(Washington) – The Organization for Security and Cooperation in Europe (OSCE) remains a central component in the United States’ efforts to promote democracy and human rights and should not be weakened under the guise of reform. That was the conclusion reached by participants at a hearing held today by the U.S. Helsinki Commission.
“When you look at Ukraine, Georgia and much of Eastern Europe, you cannot dismiss the central role that has been played by the OSCE in sustaining the move toward democracy and protection for human rights,” said U.S. Helsinki Commission Co-Chairman, Rep. Christopher Smith (R-NJ). “Clearly the OSCE remains a key element in America’s efforts to spread freedom in the OSCE region and beyond.”
The Commission on Security and Cooperation in Europe, also known as the Helsinki Commission, is a U.S. Government agency that monitors progress in the implementation of the provisions of the 1975 Helsinki Accords. The Commission consists of nine members from the United States Senate, nine from the House of Representatives, and one member each from the Departments of State, Defense and Commerce.
“The attempt by Russia and some other countries to water down and weaken the OSCE would merely undermine what has been one of the world’s premier international bodies in supporting human rights and democracy. We cannot let that happen.” said Commission Ranking Member, Rep. Ben Cardin, (D-MD).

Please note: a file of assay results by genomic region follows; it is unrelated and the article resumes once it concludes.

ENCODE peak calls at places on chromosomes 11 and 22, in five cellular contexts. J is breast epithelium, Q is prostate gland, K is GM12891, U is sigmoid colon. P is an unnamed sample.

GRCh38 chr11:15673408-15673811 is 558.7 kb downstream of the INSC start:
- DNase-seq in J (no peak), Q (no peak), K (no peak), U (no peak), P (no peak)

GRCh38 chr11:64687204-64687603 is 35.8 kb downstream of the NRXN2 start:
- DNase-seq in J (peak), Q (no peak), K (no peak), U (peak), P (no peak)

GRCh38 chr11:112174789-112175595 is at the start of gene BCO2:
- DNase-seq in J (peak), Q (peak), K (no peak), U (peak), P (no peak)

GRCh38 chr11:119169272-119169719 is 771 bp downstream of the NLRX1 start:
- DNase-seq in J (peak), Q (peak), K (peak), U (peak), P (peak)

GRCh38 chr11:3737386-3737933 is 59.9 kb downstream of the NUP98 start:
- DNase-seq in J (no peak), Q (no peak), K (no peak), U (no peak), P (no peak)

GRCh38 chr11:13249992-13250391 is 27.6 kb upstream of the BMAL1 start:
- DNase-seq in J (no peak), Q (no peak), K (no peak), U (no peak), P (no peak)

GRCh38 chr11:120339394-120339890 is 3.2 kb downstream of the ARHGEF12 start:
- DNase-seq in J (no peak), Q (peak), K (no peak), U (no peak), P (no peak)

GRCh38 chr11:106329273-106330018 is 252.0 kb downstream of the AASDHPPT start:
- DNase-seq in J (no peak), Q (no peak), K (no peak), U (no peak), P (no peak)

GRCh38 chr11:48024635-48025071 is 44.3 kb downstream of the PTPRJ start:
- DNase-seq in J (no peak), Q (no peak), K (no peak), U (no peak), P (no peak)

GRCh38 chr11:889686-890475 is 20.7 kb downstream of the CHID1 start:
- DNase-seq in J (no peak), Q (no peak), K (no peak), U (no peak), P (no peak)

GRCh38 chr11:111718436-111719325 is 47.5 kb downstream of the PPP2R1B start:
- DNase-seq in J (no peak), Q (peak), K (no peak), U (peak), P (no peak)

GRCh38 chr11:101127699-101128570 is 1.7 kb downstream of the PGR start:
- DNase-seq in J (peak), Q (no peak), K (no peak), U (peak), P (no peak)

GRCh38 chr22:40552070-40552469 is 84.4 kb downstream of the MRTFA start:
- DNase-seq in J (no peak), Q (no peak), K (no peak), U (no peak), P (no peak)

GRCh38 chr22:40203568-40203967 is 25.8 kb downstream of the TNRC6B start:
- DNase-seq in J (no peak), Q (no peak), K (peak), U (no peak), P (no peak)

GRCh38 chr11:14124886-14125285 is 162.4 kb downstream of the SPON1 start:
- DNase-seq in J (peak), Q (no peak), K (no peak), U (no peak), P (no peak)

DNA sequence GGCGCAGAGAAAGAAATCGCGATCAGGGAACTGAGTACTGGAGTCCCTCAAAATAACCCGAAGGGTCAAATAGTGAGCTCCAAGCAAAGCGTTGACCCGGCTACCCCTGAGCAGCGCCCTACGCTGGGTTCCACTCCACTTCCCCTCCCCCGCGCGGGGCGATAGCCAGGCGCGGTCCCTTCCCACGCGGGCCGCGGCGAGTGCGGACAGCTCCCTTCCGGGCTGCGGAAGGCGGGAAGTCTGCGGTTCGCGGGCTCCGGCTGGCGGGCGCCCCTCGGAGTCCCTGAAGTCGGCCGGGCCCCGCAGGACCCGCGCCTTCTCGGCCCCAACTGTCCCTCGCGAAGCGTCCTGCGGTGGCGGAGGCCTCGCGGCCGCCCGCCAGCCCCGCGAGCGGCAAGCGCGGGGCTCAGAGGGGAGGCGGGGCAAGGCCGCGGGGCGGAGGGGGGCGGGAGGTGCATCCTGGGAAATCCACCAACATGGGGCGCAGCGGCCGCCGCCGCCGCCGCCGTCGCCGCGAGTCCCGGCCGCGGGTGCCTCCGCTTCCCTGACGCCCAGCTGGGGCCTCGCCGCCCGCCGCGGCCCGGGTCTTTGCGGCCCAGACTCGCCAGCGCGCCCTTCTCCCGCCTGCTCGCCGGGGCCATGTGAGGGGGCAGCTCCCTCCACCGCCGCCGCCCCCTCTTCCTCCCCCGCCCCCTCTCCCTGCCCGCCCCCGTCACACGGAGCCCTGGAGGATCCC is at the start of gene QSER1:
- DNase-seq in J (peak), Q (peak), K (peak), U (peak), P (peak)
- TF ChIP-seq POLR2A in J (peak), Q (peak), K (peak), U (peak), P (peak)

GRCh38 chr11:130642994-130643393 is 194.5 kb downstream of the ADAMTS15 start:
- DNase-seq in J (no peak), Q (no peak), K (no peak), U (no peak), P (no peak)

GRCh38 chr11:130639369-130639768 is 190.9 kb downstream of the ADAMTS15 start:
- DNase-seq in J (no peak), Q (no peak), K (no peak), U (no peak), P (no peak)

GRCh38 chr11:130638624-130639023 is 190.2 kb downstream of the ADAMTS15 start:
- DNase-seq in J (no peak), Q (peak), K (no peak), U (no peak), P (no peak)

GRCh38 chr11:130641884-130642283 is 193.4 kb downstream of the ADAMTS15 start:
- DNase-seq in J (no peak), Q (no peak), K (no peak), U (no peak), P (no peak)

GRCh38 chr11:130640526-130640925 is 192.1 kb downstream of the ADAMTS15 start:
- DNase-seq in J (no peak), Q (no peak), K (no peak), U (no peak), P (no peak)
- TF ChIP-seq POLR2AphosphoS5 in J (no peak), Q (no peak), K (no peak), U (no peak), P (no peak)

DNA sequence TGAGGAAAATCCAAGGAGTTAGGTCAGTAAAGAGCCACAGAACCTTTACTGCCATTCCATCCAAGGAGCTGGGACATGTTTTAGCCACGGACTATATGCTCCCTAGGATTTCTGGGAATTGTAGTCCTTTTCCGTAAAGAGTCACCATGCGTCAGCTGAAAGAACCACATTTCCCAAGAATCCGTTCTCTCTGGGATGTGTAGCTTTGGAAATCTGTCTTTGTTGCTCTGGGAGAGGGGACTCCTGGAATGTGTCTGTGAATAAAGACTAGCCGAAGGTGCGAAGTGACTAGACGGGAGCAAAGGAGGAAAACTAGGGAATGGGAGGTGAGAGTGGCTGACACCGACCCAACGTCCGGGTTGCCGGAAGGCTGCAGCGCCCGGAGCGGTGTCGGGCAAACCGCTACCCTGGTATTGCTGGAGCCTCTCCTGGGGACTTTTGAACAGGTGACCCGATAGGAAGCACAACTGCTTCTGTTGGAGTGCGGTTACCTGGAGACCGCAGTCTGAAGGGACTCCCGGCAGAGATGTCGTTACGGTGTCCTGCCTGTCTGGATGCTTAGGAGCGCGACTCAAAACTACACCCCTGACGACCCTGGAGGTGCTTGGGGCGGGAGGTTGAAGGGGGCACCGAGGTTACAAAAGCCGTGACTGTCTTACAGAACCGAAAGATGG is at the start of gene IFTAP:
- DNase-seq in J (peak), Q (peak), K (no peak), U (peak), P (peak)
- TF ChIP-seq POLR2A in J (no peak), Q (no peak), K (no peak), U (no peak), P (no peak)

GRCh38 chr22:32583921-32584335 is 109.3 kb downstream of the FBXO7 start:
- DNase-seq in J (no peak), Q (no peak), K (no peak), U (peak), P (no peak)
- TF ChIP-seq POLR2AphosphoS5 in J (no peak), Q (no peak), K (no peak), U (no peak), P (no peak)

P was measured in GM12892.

Russia and several other former Soviet republics are pushing to make changes to the OSCE, including placing restrictions on the organization’s ability to observe and assess elections in participating States, activity that has proven valuable in ushering democratic change in Georgia, Ukraine, and most recently Kyrgyzstan. The United States has generally resisted such proposals, arguing that to do so would weaken the OSCE’s ability to monitor compliance with the requirements of the Helsinki Final Act.
“Russia has argued that the OSCE is reaching beyond its mandate when it becomes involved with election monitoring and related issues, but there is no historical basis for that claim,” added Smith. “What Russia is really proposing is to hollow out the Helsinki Process and turn back the clock on what has been 30 years of global human rights progress.” Russia, scheduled to hold critically important presidential elections in 2007 recently adopted a restrictive law on elections.
Amb. Daniel Fried, Assistant Secretary at the State Department’s Bureau of European and Eurasian Affairs, testified. The hearing, held by the U.S. Helsinki Commission, demonstrated the continuing role of the OSCE as a tool in advancing American foreign policy priorities.
The Vienna-based Organization for Security and Cooperation in Europe is charged with implementing the Helsinki Final Act, and is made up of 55 participating States, including the United States, Canada, numerous governments in Europe, Russia and the other states of the former Soviet Union. The OSCE is active in the fields of military security, economic and environmental cooperation, human rights and humanitarian concerns, and the prevention, management and resolution of conflicts within and between participating States.